In contrast, additional CO2 reductions achievable through reductions in vehicle miles of travel (VMT) by travel demand reduction and land use and transportation strategies, as included in scenarios examined in recent MPO planning studies, were (conservatively) estimated at only one to two percent.

Mr. Kirby emphasized the importance of a two part approach -- reducing emissions per vehicle mile and reducing vehicle miles of travel. Both strategies need to be promoted at the national, state, and local levels.

Key Points

  • When possible, incorporate climate change considerations into existing models and tools to build an ongoing ability to evaluate strategies. Identify opportunities to build on and apply ongoing technical work related to land use, transportation, and air quality analysis.
  • Travel forecasts for the Washington metropolitan area indicated that land use and transportation strategies currently under consideration could reduce CO2 emissions growth by only one to two percent. To achieve further CO2 reductions, efforts to reduce VMT need to be combined with actions to reduce CO2 emissions per vehicle mile.

Policy advocacy by individual MPOs and AMPO policy should highlight the difference between reductions that can reasonably be achieved by MPOs and their partner authorities, compared to the potentially more significant GHG reductions of national policies such as CAFE.


Presenter: Charlie Howard, Transportation Planning Director

The Puget Sound Regional Council is an association of cities, towns, counties, ports, and State agencies and is governed by a General Assembly and Executive Board. Executive Board members are appointed by their General Assembly constituents to represent the member governments. The full Regional Council General Assembly includes all council and commission members from member jurisdictions.

  • 6,290 square mile region encompasses four counties-King, Kitsap, Pierce, and Snohomish-and includes approximately 55% of the state's population, or approximately 3,582,900 people
  • Region contains 82 cities and towns. Major cities include Seattle, Tacoma, Bellevue, Everett, and Bremerton

Nationally, transportation accounts for approximately one-third of GHG emissions; however, this figure rises to approximately 45 percent in Washington State, largely due to less reliance on coal-fired power plants. Addressing transportation-related sources of GHG is therefore particularly important in the region. Mr. Howard emphasized the importance of stakeholder and public participation throughout the process of incorporating climate change into PSRC work. Stakeholders involved on boards, committees, and technical working groups include state, regional and local government agencies as well as business, tribal, and environmental organizations, and citizens. When addressing climate change, PSRC is in a relatively unique position of working in an environment particularly supportive of climate change efforts with strong state, regional, county, and city policies and programs that support actions related to climate change planning and decisions, including:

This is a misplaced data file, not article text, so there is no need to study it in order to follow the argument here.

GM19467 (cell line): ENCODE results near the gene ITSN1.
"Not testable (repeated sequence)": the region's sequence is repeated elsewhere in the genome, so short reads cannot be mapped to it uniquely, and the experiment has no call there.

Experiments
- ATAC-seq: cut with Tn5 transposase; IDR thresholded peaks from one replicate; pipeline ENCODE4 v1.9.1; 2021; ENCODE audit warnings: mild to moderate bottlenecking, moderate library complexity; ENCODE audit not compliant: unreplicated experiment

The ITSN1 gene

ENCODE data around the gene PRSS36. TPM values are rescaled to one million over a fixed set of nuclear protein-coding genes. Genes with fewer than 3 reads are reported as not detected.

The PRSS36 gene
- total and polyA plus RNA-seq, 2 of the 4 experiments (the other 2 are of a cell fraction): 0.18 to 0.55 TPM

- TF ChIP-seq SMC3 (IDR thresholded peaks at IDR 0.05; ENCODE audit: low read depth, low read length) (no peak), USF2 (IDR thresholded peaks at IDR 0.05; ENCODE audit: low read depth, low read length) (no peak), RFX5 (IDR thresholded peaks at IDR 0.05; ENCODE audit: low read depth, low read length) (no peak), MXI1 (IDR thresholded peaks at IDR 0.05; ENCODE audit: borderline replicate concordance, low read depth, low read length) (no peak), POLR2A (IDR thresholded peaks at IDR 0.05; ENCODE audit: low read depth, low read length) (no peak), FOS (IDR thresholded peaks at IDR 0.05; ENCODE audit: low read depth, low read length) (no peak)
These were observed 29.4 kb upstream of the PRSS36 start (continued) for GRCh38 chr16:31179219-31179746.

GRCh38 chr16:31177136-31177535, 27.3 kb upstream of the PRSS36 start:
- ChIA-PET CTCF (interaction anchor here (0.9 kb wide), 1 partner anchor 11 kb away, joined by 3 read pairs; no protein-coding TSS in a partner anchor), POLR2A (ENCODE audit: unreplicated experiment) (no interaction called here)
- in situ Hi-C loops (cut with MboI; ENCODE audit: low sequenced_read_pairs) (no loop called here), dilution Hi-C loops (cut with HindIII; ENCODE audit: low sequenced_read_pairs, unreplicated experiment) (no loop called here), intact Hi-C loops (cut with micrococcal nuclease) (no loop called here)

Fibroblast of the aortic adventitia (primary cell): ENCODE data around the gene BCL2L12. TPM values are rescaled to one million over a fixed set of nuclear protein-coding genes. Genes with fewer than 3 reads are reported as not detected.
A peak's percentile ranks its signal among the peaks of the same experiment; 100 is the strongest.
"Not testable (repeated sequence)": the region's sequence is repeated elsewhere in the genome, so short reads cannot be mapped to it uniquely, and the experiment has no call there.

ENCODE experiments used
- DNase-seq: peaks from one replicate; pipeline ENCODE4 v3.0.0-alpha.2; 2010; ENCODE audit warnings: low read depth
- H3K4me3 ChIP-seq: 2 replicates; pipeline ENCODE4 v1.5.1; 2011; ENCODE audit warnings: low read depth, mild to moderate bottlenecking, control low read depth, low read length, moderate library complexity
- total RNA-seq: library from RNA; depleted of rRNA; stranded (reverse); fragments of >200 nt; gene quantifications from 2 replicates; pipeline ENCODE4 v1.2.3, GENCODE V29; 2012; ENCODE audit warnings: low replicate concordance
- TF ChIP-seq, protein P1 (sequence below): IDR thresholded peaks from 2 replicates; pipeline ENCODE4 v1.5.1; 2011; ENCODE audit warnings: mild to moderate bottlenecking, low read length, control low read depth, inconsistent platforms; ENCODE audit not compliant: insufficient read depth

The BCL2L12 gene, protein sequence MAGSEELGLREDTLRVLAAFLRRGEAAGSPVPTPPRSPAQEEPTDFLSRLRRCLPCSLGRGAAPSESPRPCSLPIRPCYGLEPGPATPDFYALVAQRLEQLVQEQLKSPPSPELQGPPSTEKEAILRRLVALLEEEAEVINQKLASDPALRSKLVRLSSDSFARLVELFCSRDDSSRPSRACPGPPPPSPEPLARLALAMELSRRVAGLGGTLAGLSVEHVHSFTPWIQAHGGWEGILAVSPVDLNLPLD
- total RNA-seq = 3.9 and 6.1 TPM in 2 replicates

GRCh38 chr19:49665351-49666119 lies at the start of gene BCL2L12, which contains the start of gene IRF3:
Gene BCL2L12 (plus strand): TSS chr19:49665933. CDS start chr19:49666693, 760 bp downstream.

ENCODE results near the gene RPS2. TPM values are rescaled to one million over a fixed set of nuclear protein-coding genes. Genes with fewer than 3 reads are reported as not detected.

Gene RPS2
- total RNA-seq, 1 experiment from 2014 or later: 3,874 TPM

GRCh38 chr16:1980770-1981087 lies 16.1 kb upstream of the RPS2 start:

• State and county legislation establishing statewide GHG emissions reduction goals.
  • Washington Clean Car Standards: adoption of California emissions standards beginning with 2009 model year.
  • Seattle's Climate Action Plan pledges $37 million over the next two years for climate protection actions, with GHG reduction targets.
  • King County Action Plan: goal to reduce emissions by 80% below current levels by 2050.

Building on this solid foundation, PSRC has Board direction to address climate change in its planning activities, and is incorporating climate change considerations throughout its planning process. VISION 2040, the update of the MPO's VISION 2020, the region's coordinated long-range regional growth, transportation, and economic strategy, includes an expanded environmental section that addresses climate change, a CO2 analysis in the environmental impact statement (EIS) and growth alternatives as well as policies for reducing emissions (reduced energy consumption, increased conservation and alternative energy sources) and a regional action plan to investigate ways to reduce greenhouse gas emissions and prepare for climate change impacts.

The Policy Board directed that climate change be incorporated into the upcoming update of Destination 2030 -- the MPO's 30-year long-range metropolitan transportation plan. The Board also directed that a climate change technical working group be established, and that GHG analysis be performed for the EIS/strategy alternatives.

PSRC has not yet focused on impacts of global warming on the region, but intend to do so once the policy basis is established. During the presentation, Mr. Howard identified the importance of potential tradeoff analyses in the planning process between climate change and the MPO's other goals and policies.

Mr. Howard also discussed the technical issues related to incorporating climate change considerations in the planning process. The current transportation model, based on MOBILE 6.2, yields simplistic analyses based only on VMT. For future analyses, PSRC hopes to have the ability to analyze for speed variations, changes in vehicle/fuel mix, corridor/sub-area analyses, and an analysis of transportation and land use strategies. As a step in this direction, PSRC and its regional partners are working with the EPA to utilize features of their new MOVES model that are currently unavailable.

Key Points

  • A supportive political and policy environment with strong regional and local initiatives and Board direction facilitates incorporation of climate change issues into the planning process.
  • Collaboration with air quality consultation partners and member agencies is fundamental to beginning to address the technical requirements of incorporating climate change into models.
  • It is very helpful to first complete a land use/transportation vision, with a climate change component, before reflecting climate change considerations in the regional long range transportation plan.